It predicts which exoplanets will live — and which are likely to die in a cataclysmic interplanatary collision.
A team of NASA astrophysicists has put the fate of entire star systems in the hands of an AI algorithm.
The system — dubbed SPOCK — by NASA and Princeton University astrophysicist Daniel Tamayo, doesn't actually decide which worlds will live and die. But it can predict the paths of exoplanets, and determine which ones will remain stable and which will crash into other worlds or stars, far more accurately and at greater scale than humans ever could.
Too Many Limes
Since the first exoplanet was discovered in 1995, scientists have identified more than 4,000 worlds elsewhere. Over 700 of them are in star systems containing more than one planet, Tamayo said in a press release, which potentially puts them at risk of devastation collisions.
"We can't categorically say 'This system will be OK, but that one will blow up soon,'" Tamayo said in the release. "The goal instead is, for a given system, to rule out all the unstable possibilities that would have already collided and couldn't exist at the present day."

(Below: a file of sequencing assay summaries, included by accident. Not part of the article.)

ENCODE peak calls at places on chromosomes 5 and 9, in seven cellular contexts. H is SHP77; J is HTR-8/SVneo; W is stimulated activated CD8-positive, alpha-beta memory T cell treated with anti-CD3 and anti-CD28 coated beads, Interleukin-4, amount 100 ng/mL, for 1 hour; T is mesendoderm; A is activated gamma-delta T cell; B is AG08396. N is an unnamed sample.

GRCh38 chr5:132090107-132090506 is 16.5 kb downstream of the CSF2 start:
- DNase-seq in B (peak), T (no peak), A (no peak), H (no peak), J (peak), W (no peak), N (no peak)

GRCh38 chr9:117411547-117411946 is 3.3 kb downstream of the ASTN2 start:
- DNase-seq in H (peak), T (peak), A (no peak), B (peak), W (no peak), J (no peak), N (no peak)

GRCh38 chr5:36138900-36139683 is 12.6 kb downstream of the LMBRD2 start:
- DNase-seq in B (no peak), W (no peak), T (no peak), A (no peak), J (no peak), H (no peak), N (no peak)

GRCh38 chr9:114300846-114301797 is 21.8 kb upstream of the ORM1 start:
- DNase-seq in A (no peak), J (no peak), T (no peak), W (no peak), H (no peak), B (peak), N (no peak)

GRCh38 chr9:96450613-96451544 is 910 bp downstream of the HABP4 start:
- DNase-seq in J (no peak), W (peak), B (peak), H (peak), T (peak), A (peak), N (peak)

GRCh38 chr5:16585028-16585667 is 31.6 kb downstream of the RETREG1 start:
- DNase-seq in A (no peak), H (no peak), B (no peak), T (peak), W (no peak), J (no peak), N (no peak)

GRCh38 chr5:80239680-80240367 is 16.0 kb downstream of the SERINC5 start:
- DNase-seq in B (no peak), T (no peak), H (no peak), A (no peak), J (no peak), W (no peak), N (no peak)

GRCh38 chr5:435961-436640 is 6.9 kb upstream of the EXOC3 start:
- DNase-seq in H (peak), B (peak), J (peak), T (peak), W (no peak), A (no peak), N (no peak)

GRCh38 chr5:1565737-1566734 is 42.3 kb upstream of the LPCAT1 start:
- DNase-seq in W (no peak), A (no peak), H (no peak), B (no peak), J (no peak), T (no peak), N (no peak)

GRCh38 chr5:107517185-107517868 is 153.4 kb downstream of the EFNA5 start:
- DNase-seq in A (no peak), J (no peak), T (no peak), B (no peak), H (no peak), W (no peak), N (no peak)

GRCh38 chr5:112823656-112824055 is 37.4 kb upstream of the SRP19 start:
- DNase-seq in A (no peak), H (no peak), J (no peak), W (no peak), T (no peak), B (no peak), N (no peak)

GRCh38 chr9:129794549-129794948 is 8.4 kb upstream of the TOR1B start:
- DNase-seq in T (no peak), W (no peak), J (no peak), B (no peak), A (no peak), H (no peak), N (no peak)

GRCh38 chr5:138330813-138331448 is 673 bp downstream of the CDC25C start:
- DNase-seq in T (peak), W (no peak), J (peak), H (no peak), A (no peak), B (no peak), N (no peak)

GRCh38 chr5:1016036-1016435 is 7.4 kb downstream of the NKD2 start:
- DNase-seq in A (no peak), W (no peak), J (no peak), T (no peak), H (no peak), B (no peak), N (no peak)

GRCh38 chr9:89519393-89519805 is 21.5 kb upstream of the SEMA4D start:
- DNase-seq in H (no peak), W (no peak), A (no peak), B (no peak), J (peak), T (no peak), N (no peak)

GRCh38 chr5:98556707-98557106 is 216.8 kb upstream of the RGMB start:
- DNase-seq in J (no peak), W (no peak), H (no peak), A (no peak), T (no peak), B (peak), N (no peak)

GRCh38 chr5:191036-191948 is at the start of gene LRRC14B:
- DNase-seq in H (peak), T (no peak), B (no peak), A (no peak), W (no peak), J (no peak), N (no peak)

Traditionally, this is a problem that scientists would brute force by modeling an exoplanet's next billion orbits and look for danger. SPOCK is a bit more elegant: It stops after 10,000 orbits and then trains a machine learning algorithm using the dynamics of that orbit. Eventually, the system learns to predict collisions well in advance.
"We called the model SPOCK — Stability of Planetary Orbital Configurations Klassifier — partly because the model determines whether systems will 'live long and prosper,'" Tamayo said.
READ MORE: Artificial intelligence predicts which planetary systems will survive [Princeton University]
More on dead worlds: Scientists Want To Hunt for Life on Long-Dead Worlds
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